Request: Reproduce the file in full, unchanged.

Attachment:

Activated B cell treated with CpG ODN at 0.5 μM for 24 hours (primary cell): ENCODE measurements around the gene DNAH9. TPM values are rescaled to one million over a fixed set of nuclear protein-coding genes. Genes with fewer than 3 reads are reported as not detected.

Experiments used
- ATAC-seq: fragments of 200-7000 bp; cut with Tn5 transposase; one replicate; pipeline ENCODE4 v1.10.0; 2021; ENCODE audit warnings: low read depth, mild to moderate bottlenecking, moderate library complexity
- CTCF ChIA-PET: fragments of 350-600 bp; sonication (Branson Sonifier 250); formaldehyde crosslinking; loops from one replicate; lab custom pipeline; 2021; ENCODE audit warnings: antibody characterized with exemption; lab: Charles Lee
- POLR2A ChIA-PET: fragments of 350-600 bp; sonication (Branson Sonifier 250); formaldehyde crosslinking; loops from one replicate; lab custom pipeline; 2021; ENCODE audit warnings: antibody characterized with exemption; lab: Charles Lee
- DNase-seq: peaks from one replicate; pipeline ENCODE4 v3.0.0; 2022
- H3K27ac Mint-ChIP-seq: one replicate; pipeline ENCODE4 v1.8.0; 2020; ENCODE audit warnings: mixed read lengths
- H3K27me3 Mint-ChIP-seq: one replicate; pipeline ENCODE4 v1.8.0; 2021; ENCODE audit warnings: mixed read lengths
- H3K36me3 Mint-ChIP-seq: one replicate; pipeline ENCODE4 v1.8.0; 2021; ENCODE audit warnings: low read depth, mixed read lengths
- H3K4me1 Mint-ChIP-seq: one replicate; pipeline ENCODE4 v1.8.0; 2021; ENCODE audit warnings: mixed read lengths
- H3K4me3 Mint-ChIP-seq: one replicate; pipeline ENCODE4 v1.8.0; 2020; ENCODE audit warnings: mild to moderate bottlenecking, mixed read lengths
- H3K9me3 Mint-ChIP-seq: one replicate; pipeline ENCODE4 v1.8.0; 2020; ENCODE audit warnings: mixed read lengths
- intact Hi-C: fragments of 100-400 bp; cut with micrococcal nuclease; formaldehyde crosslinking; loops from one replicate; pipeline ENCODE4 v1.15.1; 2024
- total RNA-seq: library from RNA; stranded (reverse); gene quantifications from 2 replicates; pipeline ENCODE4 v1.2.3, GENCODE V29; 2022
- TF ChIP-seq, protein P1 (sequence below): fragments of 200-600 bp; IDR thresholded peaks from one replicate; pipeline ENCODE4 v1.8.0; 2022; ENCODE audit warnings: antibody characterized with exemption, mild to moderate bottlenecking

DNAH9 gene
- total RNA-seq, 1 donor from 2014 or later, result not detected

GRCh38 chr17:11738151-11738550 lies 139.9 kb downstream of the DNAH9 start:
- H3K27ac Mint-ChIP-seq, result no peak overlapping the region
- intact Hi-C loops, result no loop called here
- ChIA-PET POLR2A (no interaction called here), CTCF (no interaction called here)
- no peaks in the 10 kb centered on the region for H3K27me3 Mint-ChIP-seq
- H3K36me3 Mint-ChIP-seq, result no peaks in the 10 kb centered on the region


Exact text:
Activated B cell treated with CpG ODN at 0.5 μM for 24 hours (primary cell): ENCODE measurements around the gene DNAH9. TPM values are rescaled to one million over a fixed set of nuclear protein-coding genes. Genes with fewer than 3 reads are reported as not detected.

Experiments used
- ATAC-seq: fragments of 200-7000 bp; cut with Tn5 transposase; one replicate; pipeline ENCODE4 v1.10.0; 2021; ENCODE audit warnings: low read depth, mild to moderate bottlenecking, moderate library complexity
- CTCF ChIA-PET: fragments of 350-600 bp; sonication (Branson Sonifier 250); formaldehyde crosslinking; loops from one replicate; lab custom pipeline; 2021; ENCODE audit warnings: antibody characterized with exemption; lab: Charles Lee
- POLR2A ChIA-PET: fragments of 350-600 bp; sonication (Branson Sonifier 250); formaldehyde crosslinking; loops from one replicate; lab custom pipeline; 2021; ENCODE audit warnings: antibody characterized with exemption; lab: Charles Lee
- DNase-seq: peaks from one replicate; pipeline ENCODE4 v3.0.0; 2022
- H3K27ac Mint-ChIP-seq: one replicate; pipeline ENCODE4 v1.8.0; 2020; ENCODE audit warnings: mixed read lengths
- H3K27me3 Mint-ChIP-seq: one replicate; pipeline ENCODE4 v1.8.0; 2021; ENCODE audit warnings: mixed read lengths
- H3K36me3 Mint-ChIP-seq: one replicate; pipeline ENCODE4 v1.8.0; 2021; ENCODE audit warnings: low read depth, mixed read lengths
- H3K4me1 Mint-ChIP-seq: one replicate; pipeline ENCODE4 v1.8.0; 2021; ENCODE audit warnings: mixed read lengths
- H3K4me3 Mint-ChIP-seq: one replicate; pipeline ENCODE4 v1.8.0; 2020; ENCODE audit warnings: mild to moderate bottlenecking, mixed read lengths
- H3K9me3 Mint-ChIP-seq: one replicate; pipeline ENCODE4 v1.8.0; 2020; ENCODE audit warnings: mixed read lengths
- intact Hi-C: fragments of 100-400 bp; cut with micrococcal nuclease; formaldehyde crosslinking; loops from one replicate; pipeline ENCODE4 v1.15.1; 2024
- total RNA-seq: library from RNA; stranded (reverse); gene quantifications from 2 replicates; pipeline ENCODE4 v1.2.3, GENCODE V29; 2022
- TF ChIP-seq, protein P1 (sequence below): fragments of 200-600 bp; IDR thresholded peaks from one replicate; pipeline ENCODE4 v1.8.0; 2022; ENCODE audit warnings: antibody characterized with exemption, mild to moderate bottlenecking

DNAH9 gene
- total RNA-seq, 1 donor from 2014 or later, result not detected

GRCh38 chr17:11738151-11738550 lies 139.9 kb downstream of the DNAH9 start:
- H3K27ac Mint-ChIP-seq, result no peak overlapping the region
- intact Hi-C loops, result no loop called here
- ChIA-PET POLR2A (no interaction called here), CTCF (no interaction called here)
- no peaks in the 10 kb centered on the region for H3K27me3 Mint-ChIP-seq
- H3K36me3 Mint-ChIP-seq, result no peaks in the 10 kb centered on the region